One of the funniest lines in all of Scripture is found in Exodus 32. While Moses was away with God, his brother Aaron led the people to give their jewelry and wealth to melt down and make a golden calf for idol worship. When confronted by Moses, Aaron’s defense was “they gave it to me, and I threw it into the fire, and out came this calf.”5

The Historical Books

In the history books of the Old Testament, both Gaal6 and Nabal7 got drunk and, like drunk guys hopped up on liquid courage often do, popped off about how they could take guys much tougher than them, only to wake up with a hangover, a foreboding sense of dread, and empty colons as they pondered the beating that awaited them. Though it is not said, one wonders if they were frat guys.

Arguably the funniest scene in the entire Old Testament is found in the octagon report of 1 Kings 18:25–29:

Then Elijah said to the prophets of Baal, “Choose for yourselves one bull and prepare it first, for you are many, and call upon the name of your god, but put no fire to it.” And they took the bull that was given them, and they prepared it and called upon the name of Baal from morning until noon, saying, “O Baal, answer us!” But there was no voice, and no one answered. And they limped around the altar that they had made. And at noon Elijah mocked them, saying, “Cry aloud, for he is a god. Either he is musing, or he is relieving himself, or he is on a journey, or perhaps he is asleep and must be awakened.” And they cried aloud and cut themselves after their custom with swords and lances, until the blood gushed out upon them. And as midday passed, they raved on until the time of the offering of the oblation, but there was no voice. No one answered; no one paid attention.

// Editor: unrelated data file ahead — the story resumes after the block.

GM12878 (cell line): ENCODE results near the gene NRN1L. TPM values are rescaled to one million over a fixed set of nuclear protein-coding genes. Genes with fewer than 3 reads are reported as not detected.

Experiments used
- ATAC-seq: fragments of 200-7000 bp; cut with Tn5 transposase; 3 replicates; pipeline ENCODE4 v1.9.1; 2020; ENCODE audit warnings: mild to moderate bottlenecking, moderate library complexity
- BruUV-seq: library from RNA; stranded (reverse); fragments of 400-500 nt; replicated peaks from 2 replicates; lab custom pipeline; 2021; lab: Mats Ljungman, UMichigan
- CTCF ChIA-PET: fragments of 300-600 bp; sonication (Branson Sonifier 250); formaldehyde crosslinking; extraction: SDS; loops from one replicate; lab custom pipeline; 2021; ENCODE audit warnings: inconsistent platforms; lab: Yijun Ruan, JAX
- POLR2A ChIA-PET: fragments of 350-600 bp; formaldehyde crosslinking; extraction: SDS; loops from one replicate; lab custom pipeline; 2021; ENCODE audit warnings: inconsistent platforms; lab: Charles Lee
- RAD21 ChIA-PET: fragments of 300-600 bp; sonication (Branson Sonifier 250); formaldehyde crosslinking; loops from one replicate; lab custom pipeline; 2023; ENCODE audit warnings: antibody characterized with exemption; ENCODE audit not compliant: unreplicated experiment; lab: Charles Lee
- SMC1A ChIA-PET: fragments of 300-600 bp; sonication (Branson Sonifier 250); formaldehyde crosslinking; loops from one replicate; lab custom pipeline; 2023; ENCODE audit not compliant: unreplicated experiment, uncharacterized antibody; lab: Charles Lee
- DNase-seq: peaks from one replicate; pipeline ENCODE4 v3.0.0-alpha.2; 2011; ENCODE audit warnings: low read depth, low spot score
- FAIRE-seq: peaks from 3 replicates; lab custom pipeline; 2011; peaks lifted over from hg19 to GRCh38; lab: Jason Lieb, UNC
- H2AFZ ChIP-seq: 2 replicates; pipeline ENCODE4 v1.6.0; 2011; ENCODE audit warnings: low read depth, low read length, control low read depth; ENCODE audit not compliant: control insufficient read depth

In this legendary showdown, God shows up and shows off to reveal himself and his servant Elijah. When it came to the prophets of Baal, though, their false god never made it to the ring. So, Elijah mocked them, saying in effect, “Perhaps your god has not yet made it to the octagon because he’s sitting on his toilet throne dozing off, so maybe you guys should go bang on the door really loudly and see if you can get your god out here for my God to open a can on.” God loved this man so much that he took him straight to heaven in a fiery chariot rather than let him taste death.

The Prophets

The Old Testament prophets are filled with all forms of humor. Amos 6:4–6 sounds like a commentary on MTV’s Cribs:

Woe to those who lie on beds of ivory and stretch themselves out on their couches, and eat lambs from the flock and calves from the midst of the stall, who sing idle songs to the sound of the harp and like David invent for themselves instruments of music, who drink wine in bowls and anoint themselves with the finest oils.

Or to put it in our vernacular: there is mad judgment on all vintage jersey– wearing pimps with phat cribs rolling a fleet of cars decked out in rims with spinners, enjoying the finest strip clubs, sitting in the VIP room sipping Hennessy through crazy straws by the bucket.

Isaiah 3:16–24 says:

The Lord said: Because the daughters of Zion are haughty and walk with outstretched necks, glancing wantonly with their eyes, mincing along as they go, tinkling with their feet, therefore the Lord will strike with a scab the heads of the daughters of Zion, and the Lord will lay bare their secret parts. In that day the Lord will take away the finery of the anklets, the headbands, and the crescents; the pendants, the bracelets, and the scarves; the headdresses, the armlets, the sashes, the perfume boxes, and the amulets; the signet rings and nose rings; the festal robes, the mantles, the cloaks, and the handbags; the mirrors, the linen garments, the turbans, and the veils. Instead of perfume there will be rottenness; and instead of a belt, a rope; and instead of well-set hair, baldness; and instead of a rich robe, a skirt of sackcloth; and branding instead of beauty.